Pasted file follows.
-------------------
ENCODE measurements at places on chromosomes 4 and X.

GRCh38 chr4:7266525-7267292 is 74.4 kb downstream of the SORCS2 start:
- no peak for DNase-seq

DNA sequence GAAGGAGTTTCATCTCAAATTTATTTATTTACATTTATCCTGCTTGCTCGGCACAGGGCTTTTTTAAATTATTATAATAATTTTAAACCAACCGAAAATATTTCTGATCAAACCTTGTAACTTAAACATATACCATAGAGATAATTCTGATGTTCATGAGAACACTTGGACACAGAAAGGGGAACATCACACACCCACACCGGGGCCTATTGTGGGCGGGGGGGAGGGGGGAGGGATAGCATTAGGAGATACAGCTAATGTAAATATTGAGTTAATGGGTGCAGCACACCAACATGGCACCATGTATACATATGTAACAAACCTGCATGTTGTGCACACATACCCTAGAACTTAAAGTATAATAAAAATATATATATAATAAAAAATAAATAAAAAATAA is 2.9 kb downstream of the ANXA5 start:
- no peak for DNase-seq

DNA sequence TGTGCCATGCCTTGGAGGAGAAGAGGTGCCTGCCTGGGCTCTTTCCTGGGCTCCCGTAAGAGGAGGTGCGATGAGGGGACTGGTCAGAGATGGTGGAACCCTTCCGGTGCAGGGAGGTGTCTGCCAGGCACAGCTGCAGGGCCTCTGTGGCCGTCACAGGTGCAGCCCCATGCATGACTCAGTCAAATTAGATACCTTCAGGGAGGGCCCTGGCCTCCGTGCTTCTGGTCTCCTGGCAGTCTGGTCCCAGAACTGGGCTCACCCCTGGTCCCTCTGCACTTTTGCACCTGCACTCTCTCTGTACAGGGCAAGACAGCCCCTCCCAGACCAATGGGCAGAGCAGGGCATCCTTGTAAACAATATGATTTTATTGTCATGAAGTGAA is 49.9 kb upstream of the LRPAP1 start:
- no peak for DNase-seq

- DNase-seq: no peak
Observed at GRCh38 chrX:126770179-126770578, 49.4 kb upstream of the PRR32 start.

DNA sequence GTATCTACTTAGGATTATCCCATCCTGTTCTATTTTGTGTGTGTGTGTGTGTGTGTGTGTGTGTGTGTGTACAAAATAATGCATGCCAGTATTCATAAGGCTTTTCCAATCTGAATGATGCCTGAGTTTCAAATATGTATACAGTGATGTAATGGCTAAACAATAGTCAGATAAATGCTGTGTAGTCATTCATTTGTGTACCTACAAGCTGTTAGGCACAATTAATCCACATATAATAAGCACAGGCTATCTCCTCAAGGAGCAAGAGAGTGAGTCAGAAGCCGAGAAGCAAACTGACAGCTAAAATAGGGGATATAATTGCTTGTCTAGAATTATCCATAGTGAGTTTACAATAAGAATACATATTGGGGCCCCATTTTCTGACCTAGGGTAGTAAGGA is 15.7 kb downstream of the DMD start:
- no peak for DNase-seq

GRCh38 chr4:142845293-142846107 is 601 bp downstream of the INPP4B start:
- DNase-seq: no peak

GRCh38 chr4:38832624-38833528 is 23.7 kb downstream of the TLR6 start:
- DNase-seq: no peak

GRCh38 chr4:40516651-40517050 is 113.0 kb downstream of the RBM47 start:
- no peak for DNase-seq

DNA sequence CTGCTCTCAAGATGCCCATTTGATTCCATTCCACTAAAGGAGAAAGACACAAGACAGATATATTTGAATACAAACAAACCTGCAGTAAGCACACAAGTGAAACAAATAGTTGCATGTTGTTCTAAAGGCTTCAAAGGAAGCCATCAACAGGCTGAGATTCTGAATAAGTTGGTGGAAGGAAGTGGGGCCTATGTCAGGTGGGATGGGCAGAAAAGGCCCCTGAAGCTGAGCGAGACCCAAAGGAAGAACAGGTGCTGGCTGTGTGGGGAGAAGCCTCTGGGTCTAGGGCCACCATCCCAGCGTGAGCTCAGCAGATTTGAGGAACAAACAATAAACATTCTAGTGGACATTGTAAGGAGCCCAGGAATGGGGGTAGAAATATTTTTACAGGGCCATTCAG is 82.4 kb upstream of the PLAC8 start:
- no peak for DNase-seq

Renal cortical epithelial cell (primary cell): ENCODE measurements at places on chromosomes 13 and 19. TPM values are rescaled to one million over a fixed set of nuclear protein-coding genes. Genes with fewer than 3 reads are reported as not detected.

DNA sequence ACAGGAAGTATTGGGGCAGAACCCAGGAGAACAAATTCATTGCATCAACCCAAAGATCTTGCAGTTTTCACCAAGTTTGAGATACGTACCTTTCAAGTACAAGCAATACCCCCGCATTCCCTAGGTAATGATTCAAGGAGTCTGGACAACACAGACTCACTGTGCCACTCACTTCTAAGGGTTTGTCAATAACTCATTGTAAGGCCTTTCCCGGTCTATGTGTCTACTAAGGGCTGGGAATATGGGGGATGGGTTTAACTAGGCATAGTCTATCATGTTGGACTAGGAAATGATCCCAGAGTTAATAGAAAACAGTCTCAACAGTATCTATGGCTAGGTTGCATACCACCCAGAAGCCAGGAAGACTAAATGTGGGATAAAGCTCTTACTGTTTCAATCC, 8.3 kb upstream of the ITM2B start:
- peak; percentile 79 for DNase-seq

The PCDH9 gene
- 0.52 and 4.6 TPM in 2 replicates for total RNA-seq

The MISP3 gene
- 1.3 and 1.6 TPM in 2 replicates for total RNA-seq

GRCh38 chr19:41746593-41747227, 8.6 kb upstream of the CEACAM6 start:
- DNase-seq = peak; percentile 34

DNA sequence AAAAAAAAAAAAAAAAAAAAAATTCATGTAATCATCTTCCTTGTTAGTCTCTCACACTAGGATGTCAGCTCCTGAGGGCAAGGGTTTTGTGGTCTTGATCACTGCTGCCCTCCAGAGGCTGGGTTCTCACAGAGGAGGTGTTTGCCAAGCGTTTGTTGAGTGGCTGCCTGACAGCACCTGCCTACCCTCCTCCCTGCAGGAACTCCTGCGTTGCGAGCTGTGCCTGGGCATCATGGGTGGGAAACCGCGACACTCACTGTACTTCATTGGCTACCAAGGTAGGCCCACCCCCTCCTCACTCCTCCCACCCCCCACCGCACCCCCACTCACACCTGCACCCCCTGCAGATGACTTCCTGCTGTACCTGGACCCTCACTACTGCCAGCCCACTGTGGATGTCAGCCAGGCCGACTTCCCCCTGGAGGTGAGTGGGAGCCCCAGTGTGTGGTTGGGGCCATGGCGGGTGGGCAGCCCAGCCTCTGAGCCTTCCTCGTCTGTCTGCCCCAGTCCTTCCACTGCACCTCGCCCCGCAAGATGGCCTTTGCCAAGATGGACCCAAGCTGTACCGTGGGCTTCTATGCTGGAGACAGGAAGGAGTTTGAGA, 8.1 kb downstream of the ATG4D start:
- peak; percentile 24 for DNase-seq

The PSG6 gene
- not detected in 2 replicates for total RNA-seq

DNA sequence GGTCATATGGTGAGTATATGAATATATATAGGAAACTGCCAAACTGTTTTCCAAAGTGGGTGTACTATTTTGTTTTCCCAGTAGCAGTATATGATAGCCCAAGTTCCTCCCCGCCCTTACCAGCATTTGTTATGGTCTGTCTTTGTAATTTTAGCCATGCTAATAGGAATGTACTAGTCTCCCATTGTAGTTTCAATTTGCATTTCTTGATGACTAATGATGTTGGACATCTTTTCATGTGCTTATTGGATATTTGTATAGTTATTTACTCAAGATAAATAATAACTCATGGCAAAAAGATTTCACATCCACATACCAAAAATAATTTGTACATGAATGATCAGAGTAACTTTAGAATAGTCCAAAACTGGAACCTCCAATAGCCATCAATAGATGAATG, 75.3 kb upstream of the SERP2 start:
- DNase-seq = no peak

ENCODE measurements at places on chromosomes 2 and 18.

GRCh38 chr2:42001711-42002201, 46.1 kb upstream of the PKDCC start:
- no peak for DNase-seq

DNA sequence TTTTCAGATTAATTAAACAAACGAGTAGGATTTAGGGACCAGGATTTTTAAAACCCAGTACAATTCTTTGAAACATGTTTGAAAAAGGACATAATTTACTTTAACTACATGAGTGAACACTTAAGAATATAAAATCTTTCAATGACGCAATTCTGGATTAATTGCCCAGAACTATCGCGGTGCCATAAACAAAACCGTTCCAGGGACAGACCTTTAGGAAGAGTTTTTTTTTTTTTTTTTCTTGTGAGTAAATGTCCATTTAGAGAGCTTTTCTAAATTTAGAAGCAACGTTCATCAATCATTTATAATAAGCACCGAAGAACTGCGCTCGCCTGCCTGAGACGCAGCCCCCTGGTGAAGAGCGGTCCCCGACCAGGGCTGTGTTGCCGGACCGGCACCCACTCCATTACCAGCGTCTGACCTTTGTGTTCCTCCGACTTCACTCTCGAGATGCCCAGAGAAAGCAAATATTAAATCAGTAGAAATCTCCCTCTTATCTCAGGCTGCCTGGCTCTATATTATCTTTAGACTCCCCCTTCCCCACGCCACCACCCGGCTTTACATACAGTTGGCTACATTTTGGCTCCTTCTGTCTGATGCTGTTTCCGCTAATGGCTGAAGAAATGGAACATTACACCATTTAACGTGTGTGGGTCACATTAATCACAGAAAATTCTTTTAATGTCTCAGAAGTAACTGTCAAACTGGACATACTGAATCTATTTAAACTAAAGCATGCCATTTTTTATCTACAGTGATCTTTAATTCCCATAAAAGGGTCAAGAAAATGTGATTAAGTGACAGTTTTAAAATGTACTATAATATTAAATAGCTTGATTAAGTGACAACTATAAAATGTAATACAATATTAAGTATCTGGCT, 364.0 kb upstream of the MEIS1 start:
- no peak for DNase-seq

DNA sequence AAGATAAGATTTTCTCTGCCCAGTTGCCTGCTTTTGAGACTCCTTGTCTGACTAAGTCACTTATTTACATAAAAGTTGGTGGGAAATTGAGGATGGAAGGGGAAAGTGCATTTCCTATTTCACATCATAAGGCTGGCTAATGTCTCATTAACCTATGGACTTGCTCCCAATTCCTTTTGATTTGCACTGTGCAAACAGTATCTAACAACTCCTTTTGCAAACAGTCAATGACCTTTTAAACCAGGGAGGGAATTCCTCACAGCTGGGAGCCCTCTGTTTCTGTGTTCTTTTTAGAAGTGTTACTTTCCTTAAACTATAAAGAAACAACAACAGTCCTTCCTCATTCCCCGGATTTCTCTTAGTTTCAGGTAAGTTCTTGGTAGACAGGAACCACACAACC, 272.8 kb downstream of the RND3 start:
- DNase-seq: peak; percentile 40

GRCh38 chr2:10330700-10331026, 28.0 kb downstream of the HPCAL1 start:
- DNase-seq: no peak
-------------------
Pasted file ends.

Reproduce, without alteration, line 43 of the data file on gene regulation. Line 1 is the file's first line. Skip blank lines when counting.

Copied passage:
- DNase-seq: no peak